I chose France and Morocco because I wanted to examine CVE in two countries with a colonial relationship. Due to travel restrictions, I could not propose a project in Algeria, which has a more controversial colonial relationship with France, so Morocco presented a feasible alternative.
Since Morocco’s independence from France in 1957, the country has tackled a diverse range of security threats stemming from its complex social fabric and location in a historically troubled neighborhood. Despite alleged decreases in the number of Morocco foreign fighters, the country’s security is still precarious due to irregular migration patterns, strained border relations, and challenges to governance, especially from disenfranchised populations in the northern part of the country where violent extremist recruitment is most fertile. In response to these challenges, the country has taken a fairly holistic approach, including security sector and legislative reforms, increased collaboration with international partners, and rigorous religious leadership training to rebuff the spread of extremist interpretations of Islam.
France presented a far more dire security picture than Morocco did. Since January 2015, 230 people have died in terrorist attacks while the country has been involved in external military operations against militants in Sub-Saharan Africa and the Levant. In the last few years, the government has issued (and renewed) a state of emergency, expanded its intelligence and law enforcement apparatus, and passed laws aimed at deterring foreign fighter recruitment. In terms of CVE, the state launched a social media campaign called Stop Dijahdisme and announced the creation of 12 deradicalization centers, of which only one has opened and then promptly shut down. In the course of my interviews, I found that one of the most prevalent challenges in France’s CVE strategy is social integration. The country maintains a fractious relationship with a few of its former colonies and struggles with fully integrating its citizens of North African heritage. The question of how to deal with a foreign violent extremist versus a domestic violent extremist raised a number of interesting legal and ethical questions that I had not previously considered.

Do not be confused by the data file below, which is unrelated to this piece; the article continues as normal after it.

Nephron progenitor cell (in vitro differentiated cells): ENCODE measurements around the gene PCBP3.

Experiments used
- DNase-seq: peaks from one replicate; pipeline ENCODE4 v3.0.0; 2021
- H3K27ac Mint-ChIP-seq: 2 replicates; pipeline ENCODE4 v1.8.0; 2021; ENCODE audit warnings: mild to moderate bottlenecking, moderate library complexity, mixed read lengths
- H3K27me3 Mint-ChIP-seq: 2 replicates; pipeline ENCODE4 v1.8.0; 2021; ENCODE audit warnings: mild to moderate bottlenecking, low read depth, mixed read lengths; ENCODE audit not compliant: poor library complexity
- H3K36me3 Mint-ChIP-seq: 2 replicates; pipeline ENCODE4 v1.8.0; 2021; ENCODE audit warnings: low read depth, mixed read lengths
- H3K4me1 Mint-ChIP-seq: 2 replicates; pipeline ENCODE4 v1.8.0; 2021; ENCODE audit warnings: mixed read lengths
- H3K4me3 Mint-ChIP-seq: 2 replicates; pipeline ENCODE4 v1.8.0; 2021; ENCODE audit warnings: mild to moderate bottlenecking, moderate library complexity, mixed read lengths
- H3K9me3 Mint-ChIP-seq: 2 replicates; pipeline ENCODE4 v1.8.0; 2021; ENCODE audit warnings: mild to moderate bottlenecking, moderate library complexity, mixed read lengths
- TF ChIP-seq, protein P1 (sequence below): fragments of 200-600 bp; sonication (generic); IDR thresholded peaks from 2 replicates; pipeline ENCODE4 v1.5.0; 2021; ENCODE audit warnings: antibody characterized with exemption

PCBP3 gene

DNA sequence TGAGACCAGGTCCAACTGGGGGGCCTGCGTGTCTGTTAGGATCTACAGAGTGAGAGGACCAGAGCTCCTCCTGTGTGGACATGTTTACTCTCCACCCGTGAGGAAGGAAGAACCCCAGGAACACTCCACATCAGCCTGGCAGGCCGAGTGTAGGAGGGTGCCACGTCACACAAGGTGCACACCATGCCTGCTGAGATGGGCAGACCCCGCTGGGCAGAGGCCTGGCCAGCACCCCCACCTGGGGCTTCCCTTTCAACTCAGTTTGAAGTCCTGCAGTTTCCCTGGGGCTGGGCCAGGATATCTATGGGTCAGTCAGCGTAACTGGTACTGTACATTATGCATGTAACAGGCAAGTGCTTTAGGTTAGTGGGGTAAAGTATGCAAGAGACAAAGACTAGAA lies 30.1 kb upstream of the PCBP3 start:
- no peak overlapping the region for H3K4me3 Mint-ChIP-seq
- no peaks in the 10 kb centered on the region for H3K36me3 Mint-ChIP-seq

My biggest takeaway from the experience is the importance of establishing credibility. In terms of CVE programming, the diversity of stakeholders helped me realize the challenge of building trust with communities vulnerable to violent extremist recruitment. It is much harder for government to work with these communities than it is for nonprofits to do so. Whereas nonprofits are more focused on building community resilience, the state is always concerned with guarding public safety, which makes it difficult to communicate purely benign intentions. Public perceptions of success in CVE programming may therefore change based on the actor involved.
Overall, this experience helped me realize the importance of going abroad to gain a ground-level perspective on sensitive issues in national security. Face-to-face interactions can make a huge difference in terms of how we understand and interpret data. In spite of the linguistic and cultural barriers, I was heartened by the kindness and generosity of various interviewees. The trip crystallized my passion for working with people and conducting research internationally. Thanks to the support of SSP, I am hopeful that I will be able to parlay my education and experiences abroad into a future career in national security policy making.